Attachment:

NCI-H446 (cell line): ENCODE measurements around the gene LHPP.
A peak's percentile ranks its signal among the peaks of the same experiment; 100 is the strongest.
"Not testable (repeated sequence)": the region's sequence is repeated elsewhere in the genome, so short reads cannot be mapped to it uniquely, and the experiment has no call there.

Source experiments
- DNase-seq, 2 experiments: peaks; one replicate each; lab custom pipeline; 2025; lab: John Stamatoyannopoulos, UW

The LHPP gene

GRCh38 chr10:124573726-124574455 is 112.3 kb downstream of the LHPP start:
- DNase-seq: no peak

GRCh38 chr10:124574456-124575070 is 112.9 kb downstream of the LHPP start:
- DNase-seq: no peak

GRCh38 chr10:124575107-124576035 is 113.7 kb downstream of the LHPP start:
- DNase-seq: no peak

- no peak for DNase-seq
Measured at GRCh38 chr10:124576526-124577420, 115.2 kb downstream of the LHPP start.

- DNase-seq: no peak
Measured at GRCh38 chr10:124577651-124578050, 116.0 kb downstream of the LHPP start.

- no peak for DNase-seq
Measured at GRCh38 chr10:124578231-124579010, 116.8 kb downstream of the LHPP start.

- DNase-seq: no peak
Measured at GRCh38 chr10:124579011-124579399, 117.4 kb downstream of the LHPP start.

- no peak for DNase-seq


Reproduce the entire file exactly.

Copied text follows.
NCI-H446 (cell line): ENCODE measurements around the gene LHPP.
A peak's percentile ranks its signal among the peaks of the same experiment; 100 is the strongest.
"Not testable (repeated sequence)": the region's sequence is repeated elsewhere in the genome, so short reads cannot be mapped to it uniquely, and the experiment has no call there.

Source experiments
- DNase-seq, 2 experiments: peaks; one replicate each; lab custom pipeline; 2025; lab: John Stamatoyannopoulos, UW

The LHPP gene

GRCh38 chr10:124573726-124574455 is 112.3 kb downstream of the LHPP start:
- DNase-seq: no peak

GRCh38 chr10:124574456-124575070 is 112.9 kb downstream of the LHPP start:
- DNase-seq: no peak

GRCh38 chr10:124575107-124576035 is 113.7 kb downstream of the LHPP start:
- DNase-seq: no peak

- no peak for DNase-seq
Measured at GRCh38 chr10:124576526-124577420, 115.2 kb downstream of the LHPP start.

- DNase-seq: no peak
Measured at GRCh38 chr10:124577651-124578050, 116.0 kb downstream of the LHPP start.

- no peak for DNase-seq
Measured at GRCh38 chr10:124578231-124579010, 116.8 kb downstream of the LHPP start.

- DNase-seq: no peak
Measured at GRCh38 chr10:124579011-124579399, 117.4 kb downstream of the LHPP start.

- no peak for DNase-seq